Indie games are out in force at PAX East 2010, with upcoming PSN release Joe Danger possibly the deepest experience of them all.

There is a specific set of videogames out there that might not be in a particular genre, but are represented by mechanics that make them fun to play over and over to try for a better score or for a perfect level run. Some that spring to mind are Trials HD and Tony Hawk Pro Skater. Hello Games’ Joe Danger, on display at PAX East 2010 this weekend, is set to introduce a new addition to this group that, from my demo, was surprisingly deeper than I expected.

All I previously knew of Joe Danger was from trailers and screenshots, showing it to be an experience similar to Excitebike, but starring a stuntman that was tasked to also collect items and tackle all kinds of crazy obstacles. What I learned at PAX East was that Hello Games is putting an untold amount of depth in the game through many, many modes and by constantly experimenting with its own level editor, which will also ship with the game at launch.

Thankfully, Joe Danger appears to have a very helpful tutorial system to introduce players to the game’s mechanics. Controls are simple, as players move Joe back and forth on his motorcycle in the air, switch lanes, boost off ramps, duck under or jump over obstacles, and perform wheelies, flips, and mid-air tricks. The mechanics lend themselves to the game’s multiple modes. Some are simpler, such as a race mode that pits Joe against a bunch of Joe-wannabes. Others task Joe to collect coins on a path in a set amount of time or to dash through a level while accurately landing on cleverly placed targets. Another mode makes the game into more of a platformer, having players collect the various objects on a level, such as hidden stars or the letters that form “DANGER.”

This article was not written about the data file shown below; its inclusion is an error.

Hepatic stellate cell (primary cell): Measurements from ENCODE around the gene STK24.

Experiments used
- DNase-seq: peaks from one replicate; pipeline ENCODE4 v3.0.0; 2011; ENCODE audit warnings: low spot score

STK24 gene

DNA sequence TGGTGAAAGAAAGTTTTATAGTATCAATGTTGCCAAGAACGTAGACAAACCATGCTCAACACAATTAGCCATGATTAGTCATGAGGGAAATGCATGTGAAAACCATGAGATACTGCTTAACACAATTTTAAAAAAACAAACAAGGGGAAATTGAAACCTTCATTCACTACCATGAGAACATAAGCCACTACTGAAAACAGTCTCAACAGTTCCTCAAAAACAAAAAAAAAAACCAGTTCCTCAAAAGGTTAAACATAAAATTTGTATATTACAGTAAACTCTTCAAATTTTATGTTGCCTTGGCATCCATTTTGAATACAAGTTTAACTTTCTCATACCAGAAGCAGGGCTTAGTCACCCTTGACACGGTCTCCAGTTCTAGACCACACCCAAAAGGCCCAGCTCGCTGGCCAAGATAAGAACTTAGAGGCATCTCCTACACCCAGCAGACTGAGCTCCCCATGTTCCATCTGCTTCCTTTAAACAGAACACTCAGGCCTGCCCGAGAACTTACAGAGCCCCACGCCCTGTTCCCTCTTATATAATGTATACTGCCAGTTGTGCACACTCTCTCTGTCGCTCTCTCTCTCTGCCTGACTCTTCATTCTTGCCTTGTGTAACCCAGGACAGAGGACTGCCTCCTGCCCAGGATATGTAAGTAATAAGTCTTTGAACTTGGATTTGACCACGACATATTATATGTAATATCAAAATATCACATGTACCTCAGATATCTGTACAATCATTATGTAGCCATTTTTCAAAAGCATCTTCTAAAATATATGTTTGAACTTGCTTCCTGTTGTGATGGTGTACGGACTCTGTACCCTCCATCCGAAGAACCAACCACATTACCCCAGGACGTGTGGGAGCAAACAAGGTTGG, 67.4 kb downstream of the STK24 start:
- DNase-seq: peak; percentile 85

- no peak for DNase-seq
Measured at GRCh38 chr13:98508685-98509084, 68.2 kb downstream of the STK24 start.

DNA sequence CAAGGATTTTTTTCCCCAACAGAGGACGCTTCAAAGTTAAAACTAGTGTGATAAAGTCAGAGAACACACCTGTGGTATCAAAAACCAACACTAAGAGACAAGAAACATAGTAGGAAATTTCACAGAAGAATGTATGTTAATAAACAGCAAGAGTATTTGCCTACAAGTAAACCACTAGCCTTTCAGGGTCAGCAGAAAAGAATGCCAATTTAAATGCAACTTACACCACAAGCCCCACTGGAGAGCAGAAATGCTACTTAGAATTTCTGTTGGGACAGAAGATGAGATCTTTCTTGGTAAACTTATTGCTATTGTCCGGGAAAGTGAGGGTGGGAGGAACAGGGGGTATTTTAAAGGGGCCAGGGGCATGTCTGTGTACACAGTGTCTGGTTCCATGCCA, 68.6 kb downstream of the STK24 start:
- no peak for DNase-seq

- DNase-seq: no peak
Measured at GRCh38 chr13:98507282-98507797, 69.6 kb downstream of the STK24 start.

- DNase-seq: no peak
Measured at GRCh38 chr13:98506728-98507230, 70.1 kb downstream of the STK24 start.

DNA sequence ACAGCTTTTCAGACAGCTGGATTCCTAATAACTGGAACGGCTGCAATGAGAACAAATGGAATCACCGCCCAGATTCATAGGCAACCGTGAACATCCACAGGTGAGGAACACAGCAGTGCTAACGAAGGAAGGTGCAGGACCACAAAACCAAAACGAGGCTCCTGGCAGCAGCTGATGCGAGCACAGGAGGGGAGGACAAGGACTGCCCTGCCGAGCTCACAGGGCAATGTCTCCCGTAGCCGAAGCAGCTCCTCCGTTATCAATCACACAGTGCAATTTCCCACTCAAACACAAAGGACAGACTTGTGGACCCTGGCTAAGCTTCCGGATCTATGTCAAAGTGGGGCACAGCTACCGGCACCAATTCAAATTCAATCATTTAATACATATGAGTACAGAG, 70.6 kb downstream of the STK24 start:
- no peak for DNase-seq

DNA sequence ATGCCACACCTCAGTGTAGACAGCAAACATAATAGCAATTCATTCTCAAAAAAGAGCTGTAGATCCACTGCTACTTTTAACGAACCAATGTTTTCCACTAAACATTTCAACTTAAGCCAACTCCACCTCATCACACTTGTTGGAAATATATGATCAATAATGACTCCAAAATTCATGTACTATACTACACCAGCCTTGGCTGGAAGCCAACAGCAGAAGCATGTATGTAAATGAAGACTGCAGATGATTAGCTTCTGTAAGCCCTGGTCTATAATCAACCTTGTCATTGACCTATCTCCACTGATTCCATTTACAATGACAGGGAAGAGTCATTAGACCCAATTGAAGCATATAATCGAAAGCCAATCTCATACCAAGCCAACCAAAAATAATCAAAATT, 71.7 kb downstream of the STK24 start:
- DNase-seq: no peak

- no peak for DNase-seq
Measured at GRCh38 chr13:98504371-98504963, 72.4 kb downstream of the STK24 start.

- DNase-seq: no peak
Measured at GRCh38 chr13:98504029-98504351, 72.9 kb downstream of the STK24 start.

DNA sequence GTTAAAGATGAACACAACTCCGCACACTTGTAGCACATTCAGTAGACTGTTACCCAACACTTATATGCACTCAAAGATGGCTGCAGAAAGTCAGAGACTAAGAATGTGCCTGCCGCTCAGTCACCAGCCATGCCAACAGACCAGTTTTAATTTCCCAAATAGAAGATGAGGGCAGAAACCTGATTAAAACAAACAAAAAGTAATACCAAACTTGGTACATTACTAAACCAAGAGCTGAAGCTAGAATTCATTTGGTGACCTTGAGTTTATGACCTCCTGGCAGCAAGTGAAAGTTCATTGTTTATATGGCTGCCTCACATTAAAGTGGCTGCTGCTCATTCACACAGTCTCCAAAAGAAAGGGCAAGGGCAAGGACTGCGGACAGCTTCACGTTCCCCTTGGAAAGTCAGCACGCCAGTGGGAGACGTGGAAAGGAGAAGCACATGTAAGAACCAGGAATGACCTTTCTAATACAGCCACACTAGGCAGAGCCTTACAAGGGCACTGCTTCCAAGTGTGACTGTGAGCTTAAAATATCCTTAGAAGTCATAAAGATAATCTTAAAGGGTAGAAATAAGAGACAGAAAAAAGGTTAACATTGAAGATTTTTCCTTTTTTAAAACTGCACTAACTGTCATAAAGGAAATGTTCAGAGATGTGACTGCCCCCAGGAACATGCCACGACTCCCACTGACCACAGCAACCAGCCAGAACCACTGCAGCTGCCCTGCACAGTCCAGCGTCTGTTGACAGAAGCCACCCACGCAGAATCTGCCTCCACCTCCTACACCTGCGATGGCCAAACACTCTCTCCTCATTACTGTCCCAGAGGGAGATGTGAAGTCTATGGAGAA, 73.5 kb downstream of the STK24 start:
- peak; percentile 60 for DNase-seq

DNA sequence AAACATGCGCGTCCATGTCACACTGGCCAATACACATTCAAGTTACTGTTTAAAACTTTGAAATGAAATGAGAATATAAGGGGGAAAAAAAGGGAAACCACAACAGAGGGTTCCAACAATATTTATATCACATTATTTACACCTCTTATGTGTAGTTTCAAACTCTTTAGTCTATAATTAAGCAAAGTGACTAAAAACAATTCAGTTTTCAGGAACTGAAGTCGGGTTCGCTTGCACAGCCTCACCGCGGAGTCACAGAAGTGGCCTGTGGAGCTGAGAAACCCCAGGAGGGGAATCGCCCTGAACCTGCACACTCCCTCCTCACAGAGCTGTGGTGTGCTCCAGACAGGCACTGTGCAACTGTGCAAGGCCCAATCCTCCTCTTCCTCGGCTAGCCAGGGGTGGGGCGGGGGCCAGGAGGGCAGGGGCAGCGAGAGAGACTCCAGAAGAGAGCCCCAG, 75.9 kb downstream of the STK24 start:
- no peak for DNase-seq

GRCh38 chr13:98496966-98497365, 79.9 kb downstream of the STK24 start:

When I mentioned the game’s similarity to Trials HD, Hello Games agreed that it certainly is there, but emphasized that Joe Danger is being developed with more of an atmosphere of fun rather than crushing difficulty. The studio of four want players to constantly have smiles on their faces, and I certainly did the entire time I was playing, even as I destroyed my bike in mousetrap after mousetrap or punctured my tires on a variety of spike strips.

Joe Danger‘s depth comes in due to the fact that every level, even tutorial levels, can be tricked the entire way through, and also attempted for a best time. High-score fiends like myself would likely find these “meta-games” the most entertaining part of Joe Danger, in addition to multiple mini-achievements that every level has as well. I know that people liked Trials HD, and I’m relatively sure people also like fun. Joe Danger brings both together, so it’s likely a title worth looking at when it comes to the PlayStation Network in Spring 2010.

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